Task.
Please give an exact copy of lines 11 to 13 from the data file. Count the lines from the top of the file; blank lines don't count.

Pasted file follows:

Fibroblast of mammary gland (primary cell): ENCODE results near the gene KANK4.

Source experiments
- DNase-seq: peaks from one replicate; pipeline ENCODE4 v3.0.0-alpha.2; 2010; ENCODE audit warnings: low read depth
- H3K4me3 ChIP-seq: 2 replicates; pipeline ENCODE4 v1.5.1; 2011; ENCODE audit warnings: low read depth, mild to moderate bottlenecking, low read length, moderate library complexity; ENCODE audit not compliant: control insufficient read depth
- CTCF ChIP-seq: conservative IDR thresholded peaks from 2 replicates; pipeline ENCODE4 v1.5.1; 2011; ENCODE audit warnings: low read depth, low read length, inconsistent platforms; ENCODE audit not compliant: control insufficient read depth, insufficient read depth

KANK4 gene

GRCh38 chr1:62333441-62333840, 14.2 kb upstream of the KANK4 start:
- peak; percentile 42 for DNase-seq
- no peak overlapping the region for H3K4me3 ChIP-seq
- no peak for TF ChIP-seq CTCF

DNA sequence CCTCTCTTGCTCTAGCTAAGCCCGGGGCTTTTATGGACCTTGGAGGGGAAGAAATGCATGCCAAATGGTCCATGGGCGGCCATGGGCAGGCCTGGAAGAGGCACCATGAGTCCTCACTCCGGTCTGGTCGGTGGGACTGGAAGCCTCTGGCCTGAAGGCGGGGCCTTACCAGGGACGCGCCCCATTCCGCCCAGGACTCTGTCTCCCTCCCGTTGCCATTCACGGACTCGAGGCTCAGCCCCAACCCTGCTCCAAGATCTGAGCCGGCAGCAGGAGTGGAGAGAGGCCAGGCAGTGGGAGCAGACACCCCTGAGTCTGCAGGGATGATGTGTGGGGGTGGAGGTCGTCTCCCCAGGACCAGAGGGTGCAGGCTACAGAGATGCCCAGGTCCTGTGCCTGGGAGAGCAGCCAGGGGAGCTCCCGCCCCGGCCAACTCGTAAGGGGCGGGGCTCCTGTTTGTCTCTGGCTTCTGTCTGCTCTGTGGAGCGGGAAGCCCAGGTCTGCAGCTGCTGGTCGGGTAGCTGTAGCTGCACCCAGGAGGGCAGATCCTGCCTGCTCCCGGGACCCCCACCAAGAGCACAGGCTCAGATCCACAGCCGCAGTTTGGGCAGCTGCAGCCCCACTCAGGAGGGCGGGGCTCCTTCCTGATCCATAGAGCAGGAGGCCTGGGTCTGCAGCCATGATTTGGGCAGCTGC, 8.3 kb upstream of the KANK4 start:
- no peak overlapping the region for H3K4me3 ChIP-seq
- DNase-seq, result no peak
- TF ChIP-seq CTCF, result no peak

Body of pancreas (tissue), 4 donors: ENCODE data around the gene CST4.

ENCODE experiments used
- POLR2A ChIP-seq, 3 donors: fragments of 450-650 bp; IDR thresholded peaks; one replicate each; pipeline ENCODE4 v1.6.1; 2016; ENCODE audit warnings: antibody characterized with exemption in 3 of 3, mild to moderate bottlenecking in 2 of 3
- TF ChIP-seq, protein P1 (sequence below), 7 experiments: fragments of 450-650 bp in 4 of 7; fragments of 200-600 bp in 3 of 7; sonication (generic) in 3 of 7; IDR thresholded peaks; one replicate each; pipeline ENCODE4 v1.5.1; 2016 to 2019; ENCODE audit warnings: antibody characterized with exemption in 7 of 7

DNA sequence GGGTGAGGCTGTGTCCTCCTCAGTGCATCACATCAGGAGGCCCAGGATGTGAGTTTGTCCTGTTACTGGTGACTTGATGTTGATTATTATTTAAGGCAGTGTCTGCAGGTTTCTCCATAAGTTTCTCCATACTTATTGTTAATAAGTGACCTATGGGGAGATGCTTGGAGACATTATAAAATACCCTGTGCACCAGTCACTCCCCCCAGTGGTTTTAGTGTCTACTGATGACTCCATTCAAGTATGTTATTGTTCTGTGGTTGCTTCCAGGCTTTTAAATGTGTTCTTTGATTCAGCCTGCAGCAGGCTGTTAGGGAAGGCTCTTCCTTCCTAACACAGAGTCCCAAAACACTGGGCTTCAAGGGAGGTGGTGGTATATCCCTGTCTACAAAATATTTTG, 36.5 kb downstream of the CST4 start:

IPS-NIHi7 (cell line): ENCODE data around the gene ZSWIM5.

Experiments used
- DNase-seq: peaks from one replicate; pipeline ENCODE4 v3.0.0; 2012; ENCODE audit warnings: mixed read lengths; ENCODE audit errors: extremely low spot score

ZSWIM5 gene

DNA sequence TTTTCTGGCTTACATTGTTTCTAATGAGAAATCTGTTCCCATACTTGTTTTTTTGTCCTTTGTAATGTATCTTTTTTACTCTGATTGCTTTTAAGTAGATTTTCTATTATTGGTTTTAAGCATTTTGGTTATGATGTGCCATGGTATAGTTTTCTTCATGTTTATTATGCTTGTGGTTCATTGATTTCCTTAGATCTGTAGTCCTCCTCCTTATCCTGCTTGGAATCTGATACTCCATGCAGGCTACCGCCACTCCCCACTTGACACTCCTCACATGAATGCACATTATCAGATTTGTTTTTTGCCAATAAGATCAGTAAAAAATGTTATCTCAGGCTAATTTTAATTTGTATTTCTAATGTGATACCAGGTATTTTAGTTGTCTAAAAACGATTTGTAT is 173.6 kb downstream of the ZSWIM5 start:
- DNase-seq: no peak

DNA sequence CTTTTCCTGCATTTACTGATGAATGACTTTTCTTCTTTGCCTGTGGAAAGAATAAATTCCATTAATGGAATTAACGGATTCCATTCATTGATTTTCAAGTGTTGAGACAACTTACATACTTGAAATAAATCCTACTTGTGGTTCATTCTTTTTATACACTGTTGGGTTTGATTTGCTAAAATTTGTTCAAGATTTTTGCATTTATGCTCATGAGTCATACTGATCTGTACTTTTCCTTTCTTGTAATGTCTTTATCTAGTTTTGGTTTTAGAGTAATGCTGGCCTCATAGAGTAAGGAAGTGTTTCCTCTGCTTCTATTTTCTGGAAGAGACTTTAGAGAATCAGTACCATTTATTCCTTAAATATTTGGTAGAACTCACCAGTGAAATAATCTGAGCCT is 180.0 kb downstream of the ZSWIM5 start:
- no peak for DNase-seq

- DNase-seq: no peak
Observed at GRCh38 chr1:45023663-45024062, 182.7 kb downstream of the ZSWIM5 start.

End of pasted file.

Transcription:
DNA sequence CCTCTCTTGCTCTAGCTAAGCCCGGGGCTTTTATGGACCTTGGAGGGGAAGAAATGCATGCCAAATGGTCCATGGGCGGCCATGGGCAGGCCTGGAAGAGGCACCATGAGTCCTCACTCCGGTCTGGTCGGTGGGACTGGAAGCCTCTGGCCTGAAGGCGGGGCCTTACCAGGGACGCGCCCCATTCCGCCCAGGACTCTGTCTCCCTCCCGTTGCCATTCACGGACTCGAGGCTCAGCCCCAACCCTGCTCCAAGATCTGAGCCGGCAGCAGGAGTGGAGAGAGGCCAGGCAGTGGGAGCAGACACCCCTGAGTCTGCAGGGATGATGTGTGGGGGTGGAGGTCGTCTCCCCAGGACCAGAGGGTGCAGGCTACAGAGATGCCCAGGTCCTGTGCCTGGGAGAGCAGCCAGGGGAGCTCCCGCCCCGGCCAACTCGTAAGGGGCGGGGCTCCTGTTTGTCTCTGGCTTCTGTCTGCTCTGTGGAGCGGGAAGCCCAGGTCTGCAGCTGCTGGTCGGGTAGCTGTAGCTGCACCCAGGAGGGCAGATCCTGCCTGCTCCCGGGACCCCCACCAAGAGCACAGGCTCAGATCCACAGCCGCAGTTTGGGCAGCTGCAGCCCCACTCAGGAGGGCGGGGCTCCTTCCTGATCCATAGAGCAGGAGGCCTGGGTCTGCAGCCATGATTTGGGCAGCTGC, 8.3 kb upstream of the KANK4 start:
- no peak overlapping the region for H3K4me3 ChIP-seq
- DNase-seq, result no peak